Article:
A more complete explanation of the battered Arab region today must include accounting for several other mega-tends: the impact of the last twenty-fix years of non-stop American military attacks, threats and sanctions from Libya to Afghanistan; the radicalizing impact of sixty-seven years of non-stop Zionist colonization and militarism against Palestinians, Lebanese, Syrians and other Arabs; the hollowing out of Arab economic and governance systems by three generations of military-led, amateurish and corruption-riddled mismanaged governance that deprived citizens of their civic and political rights and pushed them to assert instead the primacy of their sectarian and tribal identities; and, the catalytic force of the 2003 Anglo-American led war on Iraq that opened the door for all these forces and others yet — like lack of water, jobs, and electricity that make normal daily life increasingly difficult — to combine into the current situation of widespread national polarization and violence.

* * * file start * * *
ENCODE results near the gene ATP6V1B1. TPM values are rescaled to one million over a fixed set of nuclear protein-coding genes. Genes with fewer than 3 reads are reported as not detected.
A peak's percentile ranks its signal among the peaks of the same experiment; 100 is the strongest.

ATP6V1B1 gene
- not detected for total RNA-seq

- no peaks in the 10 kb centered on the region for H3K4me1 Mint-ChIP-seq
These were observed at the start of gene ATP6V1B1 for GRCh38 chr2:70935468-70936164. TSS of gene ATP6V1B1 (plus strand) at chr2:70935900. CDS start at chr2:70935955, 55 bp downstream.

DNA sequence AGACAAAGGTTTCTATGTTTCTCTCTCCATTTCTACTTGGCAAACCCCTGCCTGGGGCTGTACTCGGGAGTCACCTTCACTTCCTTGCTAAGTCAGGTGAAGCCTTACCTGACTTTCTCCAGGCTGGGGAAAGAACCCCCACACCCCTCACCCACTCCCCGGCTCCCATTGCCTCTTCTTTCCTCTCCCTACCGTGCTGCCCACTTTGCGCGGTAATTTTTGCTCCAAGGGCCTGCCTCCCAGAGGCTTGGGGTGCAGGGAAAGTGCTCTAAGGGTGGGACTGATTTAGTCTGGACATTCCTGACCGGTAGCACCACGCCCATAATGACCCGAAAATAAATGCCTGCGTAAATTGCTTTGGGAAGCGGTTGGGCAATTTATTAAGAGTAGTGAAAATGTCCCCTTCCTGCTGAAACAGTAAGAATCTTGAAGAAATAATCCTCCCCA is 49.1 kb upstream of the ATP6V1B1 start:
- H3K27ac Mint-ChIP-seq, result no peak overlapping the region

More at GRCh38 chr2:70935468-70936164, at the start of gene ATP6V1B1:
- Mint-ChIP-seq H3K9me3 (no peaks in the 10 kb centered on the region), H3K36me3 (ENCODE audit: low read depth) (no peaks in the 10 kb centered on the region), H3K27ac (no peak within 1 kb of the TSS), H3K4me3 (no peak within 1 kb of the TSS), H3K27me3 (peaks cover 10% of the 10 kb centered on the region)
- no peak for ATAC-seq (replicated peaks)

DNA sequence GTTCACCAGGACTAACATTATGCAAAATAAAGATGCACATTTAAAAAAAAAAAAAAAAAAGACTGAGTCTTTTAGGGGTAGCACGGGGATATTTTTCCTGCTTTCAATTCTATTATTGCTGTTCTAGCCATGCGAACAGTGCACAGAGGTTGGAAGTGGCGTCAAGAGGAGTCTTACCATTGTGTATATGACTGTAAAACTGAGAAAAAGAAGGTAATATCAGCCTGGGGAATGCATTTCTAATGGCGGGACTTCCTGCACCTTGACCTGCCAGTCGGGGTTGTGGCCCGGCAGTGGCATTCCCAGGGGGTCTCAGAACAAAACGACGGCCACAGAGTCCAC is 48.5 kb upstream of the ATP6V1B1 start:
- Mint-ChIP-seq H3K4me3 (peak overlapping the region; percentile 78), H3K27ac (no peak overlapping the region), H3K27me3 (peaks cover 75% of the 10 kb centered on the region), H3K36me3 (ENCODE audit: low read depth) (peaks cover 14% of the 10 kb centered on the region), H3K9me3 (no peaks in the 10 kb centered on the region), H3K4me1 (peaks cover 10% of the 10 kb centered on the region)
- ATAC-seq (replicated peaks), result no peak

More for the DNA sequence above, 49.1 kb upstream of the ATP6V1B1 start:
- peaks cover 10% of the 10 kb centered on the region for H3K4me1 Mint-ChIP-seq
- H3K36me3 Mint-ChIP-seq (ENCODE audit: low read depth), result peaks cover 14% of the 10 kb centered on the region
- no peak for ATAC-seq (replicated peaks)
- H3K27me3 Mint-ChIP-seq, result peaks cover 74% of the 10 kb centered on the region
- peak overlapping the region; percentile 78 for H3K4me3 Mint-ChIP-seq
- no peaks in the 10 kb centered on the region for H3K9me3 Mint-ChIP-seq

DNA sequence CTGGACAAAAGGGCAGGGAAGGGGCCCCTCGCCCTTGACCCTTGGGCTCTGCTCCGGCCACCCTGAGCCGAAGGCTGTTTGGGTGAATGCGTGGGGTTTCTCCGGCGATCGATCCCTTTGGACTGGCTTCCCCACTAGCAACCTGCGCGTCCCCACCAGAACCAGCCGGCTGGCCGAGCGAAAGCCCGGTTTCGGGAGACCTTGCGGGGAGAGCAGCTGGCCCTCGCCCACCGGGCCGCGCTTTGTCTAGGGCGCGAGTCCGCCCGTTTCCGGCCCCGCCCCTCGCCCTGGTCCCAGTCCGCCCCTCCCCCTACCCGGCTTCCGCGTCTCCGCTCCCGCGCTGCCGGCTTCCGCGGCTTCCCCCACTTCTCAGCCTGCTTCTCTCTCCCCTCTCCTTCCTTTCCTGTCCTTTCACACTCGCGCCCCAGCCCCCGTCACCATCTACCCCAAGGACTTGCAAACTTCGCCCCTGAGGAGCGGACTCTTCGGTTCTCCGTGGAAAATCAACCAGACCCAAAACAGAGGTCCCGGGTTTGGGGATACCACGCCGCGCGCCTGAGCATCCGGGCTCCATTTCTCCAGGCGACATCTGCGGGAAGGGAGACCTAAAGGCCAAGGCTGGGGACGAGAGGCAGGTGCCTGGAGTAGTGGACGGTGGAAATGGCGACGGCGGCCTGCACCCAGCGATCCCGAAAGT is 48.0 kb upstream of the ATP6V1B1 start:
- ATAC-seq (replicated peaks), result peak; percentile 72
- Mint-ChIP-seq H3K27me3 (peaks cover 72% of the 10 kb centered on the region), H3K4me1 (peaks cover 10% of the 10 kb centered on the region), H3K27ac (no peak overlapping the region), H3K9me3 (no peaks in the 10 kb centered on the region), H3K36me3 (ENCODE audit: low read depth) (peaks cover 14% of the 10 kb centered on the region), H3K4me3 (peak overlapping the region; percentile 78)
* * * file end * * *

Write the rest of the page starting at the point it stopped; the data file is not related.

Most of these drivers of the current regional condition have little to do with Iranian-Saudi sensitivities, and much more to do with decades of frail statehood, sustained and often violent Arab authoritarianism, denied citizenship, distorted development, and continuous regional and global assaults. [Continue reading…]
The New York Times reports: The Vatican on Friday signed a treaty with the “state of Palestine,” a development that the church hopes will lead to improved relations between Israel and the Palestinians.
The accord, the result of 15 years of negotiations, covers “essential aspects of the life and activity of the Catholic Church in the State of Palestine,” the Vatican said in a statement.
The Vatican’s foreign minister, Archbishop Paul Gallagher, said the agreement could be a “stimulus to bringing a definitive end to the longstanding Israeli-Palestinian conflict, which continues to cause suffering for both parties.”
He also called for the two countries to take “courageous decisions” so that the “much desired two-state solution may become a reality as soon as possible.” [Continue reading…]